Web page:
# Estimating Distance Between Solutions to ODE

Homework Helper
Consider the ODE:

$$x'(t) = f(t, x(t)) = \cos (t) - 2x(t) - x(t)^{2005}$$

For any two solutions $x_a,\ x_b$ with initial values $x_a(0) = a,\ x_b(0) = b$, prove that for any t > 0, the following inequality holds:

$$|x_a(t) - x_b(t)| < |a - b|\exp (-2t)$$

Since the solutions can't cross each other, we know that if a > b, then $x_a(t) > x_b(t)$ for all t, so we can stipulate that a > b and remove the absolute value bars. We have:

$$\frac{x_a(t) - x_b(t)}{a - b} < \exp (-2t)$$

Now, consider the time-t mapping $\phi _t$ defined by:

$$\phi _t (x_0) = x_{x_0}(t) = \phi (t, x_0)$$

where $\phi$ is the flow associated with the ODE. The above inequality can be re-written:

$$\frac{\phi _t (a) - \phi _t (b)}{a - b} < \exp (-2t)$$

By Mean Value Theorem:

$$\frac{\phi _t (a) - \phi _t (b)}{a - b} \geq \exp (-2t) \Rightarrow (\exists c \in (a, b))(\phi _t '(c) \geq \exp (-2t))$$

$$(\forall c \in (a,b))(\phi _t '(c) < \exp(-2t)) \Rightarrow \frac{\phi _t (a) - \phi _t (b)}{a - b} < \exp (-2t)$$

Since this must hold for arbitrary a, b, we it suffices to show that:

$$(\forall c)(\phi _t'(c) < \exp(-2t))$$*

$$\phi _t'(c) = \frac{\partial \phi}{\partial \x_0}(t, c)$$

My book gives that:

$$\frac{\partial \phi}{\partial x_0}(t, c) = \exp \left (\int _0 ^t \frac{\partial f}{\partial x_0}(s, \phi (s, c))\, ds\right )$$

I want to show that this is less than exp(-2t), which means:

$$\int _0 ^t \frac{\partial f}{\partial x_0}(s, \phi (s, c))\, ds < -2t$$

$$\int _0 ^t \frac{\partial}{\partial x_0}\left (\cos (s) - 2\phi (s, c) - \phi (s, c)^{2005}\right )\, ds < -2t$$

$$\int _0 ^t -2\frac{\partial \phi}{\partial x_0} (s, c) - 2005\phi (s, c)^{2004}\frac{\partial \phi}{\partial x_0}(s, c)\, ds < \int _0 ^t -2\, ds$$

$$\int _0 ^t \frac{\partial \phi}{\partial x_0}(s, c)\left (1 + \frac{2005}{2}\phi (s, c)^{2004}\right ) - 1\, ds > 0$$

It would be enough to show that the integrand is positive:

$$\frac{\partial \phi}{\partial x_0}(s, c)\left (1 + \frac{2005}{2}\phi (s, c)^{2004}\right ) - 1 > 0$$*

$$\frac{1}{\frac{\partial \phi}{\partial x_0}(s, c)} < 1 + \frac{2005}{2}\phi (s, c)^{2004}$$

And it would suffice to show that:

$$\frac{1}{\frac{\partial \phi}{\partial x_0}(s, c)} < 1$$*

$$\frac{\partial \phi}{\partial x_0}(s, c) > 1$$

$$\exp \left (\int _0 ^s \frac{\partial f}{\partial x_0}(r, \phi (r, c))\, dr\right ) > \exp (0)$$

$$\int _0 ^s \frac{\partial f}{\partial x_0}(r, \phi (r, c))\, dr > 0$$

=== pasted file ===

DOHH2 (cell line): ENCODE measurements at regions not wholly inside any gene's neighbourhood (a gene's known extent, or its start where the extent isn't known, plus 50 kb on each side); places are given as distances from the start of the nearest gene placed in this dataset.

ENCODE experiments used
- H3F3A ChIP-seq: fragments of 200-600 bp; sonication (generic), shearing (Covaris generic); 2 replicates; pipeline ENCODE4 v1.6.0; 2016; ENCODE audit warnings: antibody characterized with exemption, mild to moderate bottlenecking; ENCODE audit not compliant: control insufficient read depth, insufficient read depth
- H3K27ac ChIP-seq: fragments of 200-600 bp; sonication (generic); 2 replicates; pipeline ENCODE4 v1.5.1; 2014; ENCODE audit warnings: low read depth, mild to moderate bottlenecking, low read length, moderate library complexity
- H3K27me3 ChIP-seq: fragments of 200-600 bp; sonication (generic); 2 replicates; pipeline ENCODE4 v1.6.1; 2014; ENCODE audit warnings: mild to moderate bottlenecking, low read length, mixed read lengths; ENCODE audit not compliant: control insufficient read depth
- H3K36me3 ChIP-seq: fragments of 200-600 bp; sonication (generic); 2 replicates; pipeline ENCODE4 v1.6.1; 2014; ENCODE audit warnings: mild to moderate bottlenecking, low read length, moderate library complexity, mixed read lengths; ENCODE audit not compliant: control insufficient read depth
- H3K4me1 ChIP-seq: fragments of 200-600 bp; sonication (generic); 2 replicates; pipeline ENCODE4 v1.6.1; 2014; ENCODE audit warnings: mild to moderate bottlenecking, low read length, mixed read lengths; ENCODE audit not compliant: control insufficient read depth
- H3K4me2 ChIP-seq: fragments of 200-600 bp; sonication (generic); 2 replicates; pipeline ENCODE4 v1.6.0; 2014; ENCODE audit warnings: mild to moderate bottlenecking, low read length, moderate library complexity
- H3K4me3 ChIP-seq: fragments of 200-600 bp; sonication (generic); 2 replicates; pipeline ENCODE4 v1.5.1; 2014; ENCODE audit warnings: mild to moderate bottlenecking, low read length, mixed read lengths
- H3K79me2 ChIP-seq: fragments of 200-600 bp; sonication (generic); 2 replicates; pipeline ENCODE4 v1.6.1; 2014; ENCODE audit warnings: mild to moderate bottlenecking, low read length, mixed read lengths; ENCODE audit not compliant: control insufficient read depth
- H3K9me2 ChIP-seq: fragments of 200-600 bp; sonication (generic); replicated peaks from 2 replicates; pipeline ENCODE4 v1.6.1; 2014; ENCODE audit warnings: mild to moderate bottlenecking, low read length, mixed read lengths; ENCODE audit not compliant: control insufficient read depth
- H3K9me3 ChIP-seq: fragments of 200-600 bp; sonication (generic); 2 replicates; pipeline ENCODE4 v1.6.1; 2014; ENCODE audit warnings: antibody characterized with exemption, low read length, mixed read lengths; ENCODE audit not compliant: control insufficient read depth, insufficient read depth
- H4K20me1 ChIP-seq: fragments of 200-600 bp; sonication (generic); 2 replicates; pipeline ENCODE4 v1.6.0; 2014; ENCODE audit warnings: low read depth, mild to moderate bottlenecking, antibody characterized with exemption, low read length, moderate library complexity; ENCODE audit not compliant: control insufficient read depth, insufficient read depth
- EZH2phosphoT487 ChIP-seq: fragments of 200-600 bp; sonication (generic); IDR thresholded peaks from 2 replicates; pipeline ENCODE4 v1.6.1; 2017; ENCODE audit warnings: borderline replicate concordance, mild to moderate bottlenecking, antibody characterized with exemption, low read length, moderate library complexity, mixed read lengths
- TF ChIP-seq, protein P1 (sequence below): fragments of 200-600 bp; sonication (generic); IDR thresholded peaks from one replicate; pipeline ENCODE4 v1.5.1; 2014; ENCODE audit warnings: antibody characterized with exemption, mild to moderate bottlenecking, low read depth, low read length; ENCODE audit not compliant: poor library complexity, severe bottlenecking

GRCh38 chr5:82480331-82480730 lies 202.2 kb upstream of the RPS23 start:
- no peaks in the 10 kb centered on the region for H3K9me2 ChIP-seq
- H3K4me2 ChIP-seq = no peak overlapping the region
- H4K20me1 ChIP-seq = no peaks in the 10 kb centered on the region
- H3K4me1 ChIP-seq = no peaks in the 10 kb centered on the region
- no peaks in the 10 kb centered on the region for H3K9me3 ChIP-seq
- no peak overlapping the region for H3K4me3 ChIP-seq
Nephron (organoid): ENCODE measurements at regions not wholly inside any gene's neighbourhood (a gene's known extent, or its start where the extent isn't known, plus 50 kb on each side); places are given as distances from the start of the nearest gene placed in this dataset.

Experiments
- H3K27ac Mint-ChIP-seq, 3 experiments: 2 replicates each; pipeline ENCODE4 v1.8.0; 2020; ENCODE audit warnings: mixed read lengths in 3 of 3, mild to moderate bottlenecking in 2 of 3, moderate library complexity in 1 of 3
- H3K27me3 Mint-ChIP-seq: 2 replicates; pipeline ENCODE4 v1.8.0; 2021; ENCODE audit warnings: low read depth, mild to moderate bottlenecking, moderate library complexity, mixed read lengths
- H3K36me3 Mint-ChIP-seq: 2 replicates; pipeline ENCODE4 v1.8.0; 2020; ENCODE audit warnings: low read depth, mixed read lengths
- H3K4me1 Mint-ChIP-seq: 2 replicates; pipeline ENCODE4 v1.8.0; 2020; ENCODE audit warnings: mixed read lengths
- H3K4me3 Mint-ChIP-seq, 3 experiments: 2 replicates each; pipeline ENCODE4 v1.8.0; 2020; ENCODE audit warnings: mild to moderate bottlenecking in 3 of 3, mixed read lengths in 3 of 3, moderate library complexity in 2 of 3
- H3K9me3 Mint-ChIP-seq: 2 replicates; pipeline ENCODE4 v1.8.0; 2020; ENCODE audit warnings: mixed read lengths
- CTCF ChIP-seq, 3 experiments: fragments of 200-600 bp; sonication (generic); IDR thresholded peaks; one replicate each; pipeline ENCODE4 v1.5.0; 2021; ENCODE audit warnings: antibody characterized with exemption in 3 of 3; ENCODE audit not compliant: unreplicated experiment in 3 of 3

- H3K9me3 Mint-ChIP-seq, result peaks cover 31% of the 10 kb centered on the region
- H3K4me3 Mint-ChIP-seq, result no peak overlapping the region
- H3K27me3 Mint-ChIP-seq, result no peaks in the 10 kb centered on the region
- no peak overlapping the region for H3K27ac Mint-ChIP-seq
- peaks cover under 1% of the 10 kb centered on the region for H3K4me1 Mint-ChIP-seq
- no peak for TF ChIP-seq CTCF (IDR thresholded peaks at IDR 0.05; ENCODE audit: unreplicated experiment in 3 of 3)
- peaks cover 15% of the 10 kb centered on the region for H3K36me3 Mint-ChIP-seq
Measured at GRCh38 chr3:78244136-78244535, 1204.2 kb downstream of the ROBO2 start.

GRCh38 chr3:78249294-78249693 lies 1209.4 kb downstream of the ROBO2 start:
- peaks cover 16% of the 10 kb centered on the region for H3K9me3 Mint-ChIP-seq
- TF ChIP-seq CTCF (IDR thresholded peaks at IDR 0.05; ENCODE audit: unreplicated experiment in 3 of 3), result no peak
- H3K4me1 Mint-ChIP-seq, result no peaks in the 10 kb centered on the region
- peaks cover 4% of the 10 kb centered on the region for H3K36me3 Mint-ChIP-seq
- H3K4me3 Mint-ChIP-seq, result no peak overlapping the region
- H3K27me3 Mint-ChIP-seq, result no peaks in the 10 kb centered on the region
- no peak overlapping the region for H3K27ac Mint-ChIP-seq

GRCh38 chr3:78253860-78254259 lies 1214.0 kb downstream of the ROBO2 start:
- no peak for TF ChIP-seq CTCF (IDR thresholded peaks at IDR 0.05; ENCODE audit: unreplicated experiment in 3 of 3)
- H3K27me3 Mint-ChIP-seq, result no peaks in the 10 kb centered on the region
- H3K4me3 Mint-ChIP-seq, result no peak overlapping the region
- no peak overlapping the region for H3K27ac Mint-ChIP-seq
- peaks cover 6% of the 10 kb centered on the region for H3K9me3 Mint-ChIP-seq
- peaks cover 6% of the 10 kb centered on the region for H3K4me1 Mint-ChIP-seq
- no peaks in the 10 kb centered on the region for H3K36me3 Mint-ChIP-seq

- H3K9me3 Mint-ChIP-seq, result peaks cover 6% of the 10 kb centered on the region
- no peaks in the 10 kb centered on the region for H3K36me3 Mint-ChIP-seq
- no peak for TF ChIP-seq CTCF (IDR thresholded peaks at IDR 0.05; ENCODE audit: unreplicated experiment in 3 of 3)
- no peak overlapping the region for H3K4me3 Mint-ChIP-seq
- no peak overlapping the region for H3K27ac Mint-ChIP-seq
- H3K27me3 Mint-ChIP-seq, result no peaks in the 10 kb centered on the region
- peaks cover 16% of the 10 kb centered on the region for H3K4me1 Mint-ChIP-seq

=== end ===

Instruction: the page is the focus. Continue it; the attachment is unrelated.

$$\int _0 ^s -2\frac{\partial \phi}{\partial x_0} (r, c) - 2005\phi (r, c)^{2004}\frac{\partial \phi}{\partial x_0}(r, c)\, dr > 0$$

$$\int _0 ^s \frac{\partial \phi}{\partial x_0} (r, c)\left (1 + \frac{2005}{2}\phi (r, c)^{2004}\right )\, dr < 0$$

But 1 is positive, anything to the exponent 2004 is positive, and the parital derivative of $\phi$ is positive, otherwise two solutions would cross. So I cannot show this last inequality, but the steps indicated by * were not necessary step, just sufficient, so those steps are where I went wrong. But how do I correct it? I can't seem to figure the problem out. My guess is that the whole approach above is wrong, so how do I do this problem, especially in general? Thanks.

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Hippo
AKG said:
By Mean Value Theorem:

$$\frac{\phi _t (a) - \phi _t (b)}{a - b} \geq \exp (-2t) \Rightarrow (\exists c \in (a, b))(\phi _t '(c) \geq \exp (-2t))$$

(( $$~(\exists c \in (a, b))(\phi _t '(c) \geq \exp (-2t)) \Rightarrow \frac{\phi _t (a) - \phi _t (b)}{a - b} < \exp (-2t)$$ ))

$$(\forall c \in (a,b))(\phi _t '(c) < \exp(-2t)) \Rightarrow \frac{\phi _t (a) - \phi _t (b)}{a - b} < \exp (-2t)$$

The third line is the contrapositive of the first.

However, the middle line (in big red quotation marks) is unnecessary and incorrect anyways.

Homework Helper
The problem with the second line was that the "~" symbol didn't show up. Anyways, any ideas as to how to do the prolbem?

Hippo
I'm thinking about it. Last edited by a moderator:
$$\exists !u\ \mbox{such that} \ |x_1(a, t) - x_2(b, t)| = \frac{dx}{da} (u(t), t) |a - b|$$
Although I didn't find out what $x_1,\ x_2,\ x$ were. They said that, using this, estimate u to get the answer. This doesn't make any sense to me, but maybe this gives you an idea as to how to do this?